The Price of Beans
Talk about burying the lede.
I still get a chuckle when I look back at the earliest editions of The Periodical, not long after the great Jack Spriggins founded the city of Giant’s Fall.
The beans didn’t get a look-in.
To be fair, there was plenty of other exciting stuff to report on. There was the Golden Harp, for instance. There was the proven existence of the Land Above The Clouds, and the ridiculous debate over whether or not we should attempt to reach there again. There was the building of the Tower of Bones, and the growth of Giant’s Fall from village to town to city, all within a generation.
No mention of the beans whatsoever – nothing for almost a year and a half. Even then, when they finally made an appearance in our pages, it was a lifestyle piece about the best way to prepare beans the size of cartwheels. It included three recipes and tips such as hiring woodcutters to chop and saw your bean into manageable portions.
Clearly the first editor of The Periodical, Hartley Hodgeson, didn’t foresee the trouble those beans would become. I suppose nobody did, to be fair.
Enough musing – it’s time to get to work. I have a ways to go and an important interview to undertake before I can file my story for the autumn issue, and I’m pushing up against the deadline as it is.
You can see Green Mountain all the way from Giant’s Fall, which should give you a decent grasp on the size of the thing.
Despite its height, however, you could never describe Green Mountain as stretching into the sky, or climbing up to the clouds like the famous vine that caused all this in the first place. Instead, it squats on the horizon, a bulky mass of green almost as wide as it is tall.
My little horse and buggy (paid for by the owner of The Periodical, of course) takes almost three hours to reach Green Mountain, and the beggars and the protesters are only few in number for the first hour of the journey.
It’s easy to ignore them as the road passes through the fields of wheat and barley – full of productive workers sweeping their scythes in the mid-autumn sunshine. Others rake the harvest into bundles; more still carry and load the bundles onto the carts to be transported to the threshers. Threshing, then sorting, weighing and measuring, then further transportation and storing – and that’s before we even get to things like milling and trading. All the workings of a healthy economy, destined for the great silos at Giant’s Fall, under the supervision of Lord John Sprigginsson. Most of it is sold to neighbouring states and cities, of course. Something has to pay for our entire expanding infrastructure.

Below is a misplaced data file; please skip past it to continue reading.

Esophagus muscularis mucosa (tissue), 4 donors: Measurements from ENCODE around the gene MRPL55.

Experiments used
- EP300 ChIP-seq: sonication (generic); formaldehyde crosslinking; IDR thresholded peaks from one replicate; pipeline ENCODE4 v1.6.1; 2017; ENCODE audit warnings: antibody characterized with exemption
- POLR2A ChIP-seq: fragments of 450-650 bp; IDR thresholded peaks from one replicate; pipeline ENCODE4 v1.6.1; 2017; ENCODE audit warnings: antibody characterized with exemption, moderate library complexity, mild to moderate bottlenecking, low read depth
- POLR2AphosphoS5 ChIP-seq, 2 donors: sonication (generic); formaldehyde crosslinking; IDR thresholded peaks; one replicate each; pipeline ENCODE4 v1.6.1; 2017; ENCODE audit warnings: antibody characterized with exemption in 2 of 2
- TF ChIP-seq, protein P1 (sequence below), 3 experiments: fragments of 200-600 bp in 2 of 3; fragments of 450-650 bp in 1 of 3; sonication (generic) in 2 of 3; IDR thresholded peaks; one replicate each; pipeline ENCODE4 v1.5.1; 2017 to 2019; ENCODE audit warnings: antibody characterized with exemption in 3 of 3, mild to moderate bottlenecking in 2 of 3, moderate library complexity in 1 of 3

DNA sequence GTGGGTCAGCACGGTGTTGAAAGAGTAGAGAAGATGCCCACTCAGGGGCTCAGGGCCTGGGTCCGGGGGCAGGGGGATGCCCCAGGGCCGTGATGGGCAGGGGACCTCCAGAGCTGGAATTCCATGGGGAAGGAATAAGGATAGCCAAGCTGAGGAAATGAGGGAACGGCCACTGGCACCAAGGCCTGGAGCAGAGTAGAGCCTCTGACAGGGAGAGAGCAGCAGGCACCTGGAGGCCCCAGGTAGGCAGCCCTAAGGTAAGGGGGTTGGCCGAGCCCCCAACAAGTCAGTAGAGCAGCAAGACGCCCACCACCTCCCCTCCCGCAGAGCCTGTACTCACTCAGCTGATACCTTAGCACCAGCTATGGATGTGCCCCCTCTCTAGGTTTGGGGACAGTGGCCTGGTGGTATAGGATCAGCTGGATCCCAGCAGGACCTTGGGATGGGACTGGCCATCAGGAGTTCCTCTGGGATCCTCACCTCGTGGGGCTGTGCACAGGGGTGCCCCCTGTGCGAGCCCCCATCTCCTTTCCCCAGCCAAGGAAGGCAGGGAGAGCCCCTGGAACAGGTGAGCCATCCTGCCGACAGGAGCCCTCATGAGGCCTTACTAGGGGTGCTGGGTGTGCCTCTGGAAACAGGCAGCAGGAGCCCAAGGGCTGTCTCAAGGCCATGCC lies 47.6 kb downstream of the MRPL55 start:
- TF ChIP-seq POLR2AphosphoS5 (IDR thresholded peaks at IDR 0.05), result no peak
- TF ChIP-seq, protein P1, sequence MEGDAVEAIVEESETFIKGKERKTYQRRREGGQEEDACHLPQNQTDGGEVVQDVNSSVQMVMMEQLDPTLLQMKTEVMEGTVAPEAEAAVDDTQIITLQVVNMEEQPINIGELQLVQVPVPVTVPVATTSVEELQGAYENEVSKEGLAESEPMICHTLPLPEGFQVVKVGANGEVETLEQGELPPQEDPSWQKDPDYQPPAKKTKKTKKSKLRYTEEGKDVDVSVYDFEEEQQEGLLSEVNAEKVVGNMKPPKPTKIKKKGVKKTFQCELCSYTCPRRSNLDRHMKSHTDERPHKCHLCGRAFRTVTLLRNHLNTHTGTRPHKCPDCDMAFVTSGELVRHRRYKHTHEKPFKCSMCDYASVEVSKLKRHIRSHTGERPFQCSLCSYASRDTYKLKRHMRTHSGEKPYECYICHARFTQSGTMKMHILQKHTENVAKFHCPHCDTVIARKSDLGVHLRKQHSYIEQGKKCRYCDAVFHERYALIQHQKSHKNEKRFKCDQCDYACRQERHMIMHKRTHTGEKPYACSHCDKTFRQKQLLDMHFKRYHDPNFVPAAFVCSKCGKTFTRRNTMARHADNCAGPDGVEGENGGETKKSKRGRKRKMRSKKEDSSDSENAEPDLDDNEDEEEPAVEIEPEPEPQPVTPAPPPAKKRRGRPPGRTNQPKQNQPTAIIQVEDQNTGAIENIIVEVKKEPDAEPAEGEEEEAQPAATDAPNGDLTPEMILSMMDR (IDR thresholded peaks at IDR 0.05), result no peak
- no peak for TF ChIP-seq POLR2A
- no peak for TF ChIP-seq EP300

The beggars and the protesters get thicker the closer you get to Green Mountain, and the smell gets thicker in the air as well. You wonder how they can stand it, and why they don’t have a little pride to at least try and keep clean.
A couple of years ago, when my editor first put me on the Mountain beat, the great mob of unwashed were quite happy to see me. They were convinced that if only more people knew about what was happening, there would be a general outcry and things would change.
Now, they stare at me with sullen resentment as I pass. I don’t have to worry about them throwing rotten food at me, though. They are too hungry to let even the stalest bread or rotting cabbage go to waste.
Thankfully, you start to see more Jackmen as you get closer to Green Mountain as well. They keep the road clear and the most violent of the protesters in their place. They were another fine idea from the great Jack Spriggins – a force of guards, not for any one family or estate…but for society in general. A force to protect and serve – generously paid for by Spriggins himself.
Of course, most of the Jackmen are needed on the road between Giant’s Fall and Green Mountain these days – or guarding the mountain itself. They’ve started wearing full armour as well, after the grain riots last winter. They certainly look formidable, almost like soldiers, and I’m very happy to see so many of them out in force. Protecting Green Mountain. Securing our economy.
Eventually, you get close enough to the mountain to see the individual beans, and the protesters and beggars become a swarm, and the smell is even worse.
Look, I’m not heartless.
Of course I can see their point. I’ve even written about it in the past, back before I could see the bigger picture.
The beans fell everywhere when the vine came down. Free food for all – but at what cost? What about the millers and the bakers? What about the men and women who grow the wheat and the barley? What about the thousands who find seasonal work harvesting or transporting the grains to the great silos of Giant’s Fall?
Do you want to disrupt the entire economy, in other words? And when the beans eventually run out? What then?